From Bangalow head south on the highway a few kilometres and take the right-hand turn for Newrybar – and try to be there on a Saturday or Sunday morning because that’s when Harvest, the local restaurant and café, has its bakery open. Harvest, originally just a café, has spread its wings over the past few years – it now owns the Harvest deli next door complete with meat and cheese rooms, and it’s renovated the original old bakery. To be honest the word bakery doesn’t really cover the astounding range of delicacies they produce every weekend including their sublime salted caramel doughnuts, and for the gluten-free amongst us, a chocolate covered doughnut that my daughter says is delicious. They also have a range of breads, so grab some sour-dough, and cheese from the deli, and as you cross back over the highway down towards Broken Head, pick up some local tomatoes, avocadoes and bananas from one of the roadside stalls on Broken Head Road, and you have the makings for a delicious beach picnic.

Broken Head beach is on the way back into Byron from the coast road on the southern side, and is generally much less crowded than the Byron beaches. From the sheltered southern end, with its rockpools and safe swimming area, to the massive waves of Tallows beach underneath the lighthouse at the other end, the beach stretches behind the coastal road into Byron, running parallel to Suffolk Park and up to the lighthouse. (It’s also, if you happen to have brought a dog with you, a dog-friendly beach in the middle, as is Belongil.)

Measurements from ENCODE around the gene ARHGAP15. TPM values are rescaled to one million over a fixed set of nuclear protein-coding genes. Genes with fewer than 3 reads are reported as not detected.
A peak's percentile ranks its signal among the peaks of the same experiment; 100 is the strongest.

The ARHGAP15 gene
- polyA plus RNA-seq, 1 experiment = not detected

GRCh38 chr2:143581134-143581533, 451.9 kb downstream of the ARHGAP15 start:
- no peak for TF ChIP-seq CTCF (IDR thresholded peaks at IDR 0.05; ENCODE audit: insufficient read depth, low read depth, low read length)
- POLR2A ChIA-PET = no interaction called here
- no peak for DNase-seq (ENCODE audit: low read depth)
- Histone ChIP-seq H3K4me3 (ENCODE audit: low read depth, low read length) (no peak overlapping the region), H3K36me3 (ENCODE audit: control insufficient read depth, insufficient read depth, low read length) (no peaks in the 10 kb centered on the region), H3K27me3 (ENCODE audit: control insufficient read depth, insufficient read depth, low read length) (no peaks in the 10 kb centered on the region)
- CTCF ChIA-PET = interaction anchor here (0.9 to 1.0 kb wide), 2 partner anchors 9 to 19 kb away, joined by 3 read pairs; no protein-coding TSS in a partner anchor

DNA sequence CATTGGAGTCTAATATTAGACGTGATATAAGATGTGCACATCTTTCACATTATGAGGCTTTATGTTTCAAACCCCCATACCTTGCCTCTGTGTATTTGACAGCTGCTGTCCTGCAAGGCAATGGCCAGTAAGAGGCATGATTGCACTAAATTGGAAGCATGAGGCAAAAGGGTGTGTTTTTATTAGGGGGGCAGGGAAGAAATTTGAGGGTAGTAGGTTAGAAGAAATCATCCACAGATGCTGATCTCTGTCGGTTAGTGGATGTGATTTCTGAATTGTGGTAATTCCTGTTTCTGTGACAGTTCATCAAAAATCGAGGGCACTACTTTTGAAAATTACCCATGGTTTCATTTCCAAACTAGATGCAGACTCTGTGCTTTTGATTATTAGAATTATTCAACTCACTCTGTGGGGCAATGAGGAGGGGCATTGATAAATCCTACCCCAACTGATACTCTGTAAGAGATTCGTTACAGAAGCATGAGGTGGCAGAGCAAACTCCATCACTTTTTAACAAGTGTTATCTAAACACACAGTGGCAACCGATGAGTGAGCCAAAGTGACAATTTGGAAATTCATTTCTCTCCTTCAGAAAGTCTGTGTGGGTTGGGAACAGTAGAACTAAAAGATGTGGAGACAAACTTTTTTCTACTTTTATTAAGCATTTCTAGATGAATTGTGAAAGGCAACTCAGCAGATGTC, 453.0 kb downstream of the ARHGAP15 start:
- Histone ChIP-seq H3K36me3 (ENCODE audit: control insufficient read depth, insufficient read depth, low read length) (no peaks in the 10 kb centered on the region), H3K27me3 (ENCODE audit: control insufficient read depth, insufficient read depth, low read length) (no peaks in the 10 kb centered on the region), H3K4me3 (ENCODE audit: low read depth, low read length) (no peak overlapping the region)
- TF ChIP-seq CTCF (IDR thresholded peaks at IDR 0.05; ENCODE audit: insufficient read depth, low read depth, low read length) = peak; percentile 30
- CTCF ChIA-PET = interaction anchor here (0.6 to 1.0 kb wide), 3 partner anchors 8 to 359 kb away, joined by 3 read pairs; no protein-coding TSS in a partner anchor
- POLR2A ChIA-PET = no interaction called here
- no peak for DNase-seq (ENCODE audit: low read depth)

On the odd occasion it’s been known to rain in the Northern Rivers. Bemoaning this fact to a friend shortly after we moved to the Byron region, he pointed this out to me. “You know that bit on the weather where it says ‘showers contracting to the north east of the state?’ Well, that’s where you live.”

Oh. That would account for the occasional weeks of rain and the twice-annual floods then.

If you happen to hit rain on your Byron visit, and beach and bush is not an option, one of my favourite outings (although I love it in fine weather also), is to take the scenic route of Brunswick Valley Road up to the Tweed River art gallery, the regional gallery for the area. Gaining the Margaret Olley bequest has allowed this gallery, which was already a wonderful example of a local gallery, to blossom into a state of the art showcase for the area, and the reconstruction of Margaret Olley’s home at one end of the gallery is nothing short of brilliant.

There’s also a couple of Castles that are on my list of must visits – if you’ve got children the Macadamia Castle is obligatory, and not just because it’s a great way to entertain kids with its small wildlife collection (snakes included) and aviary, but also because here is the place to buy your macadamia nuts – roasted anyway you like: plain, chilli, garlic, honey or pesto.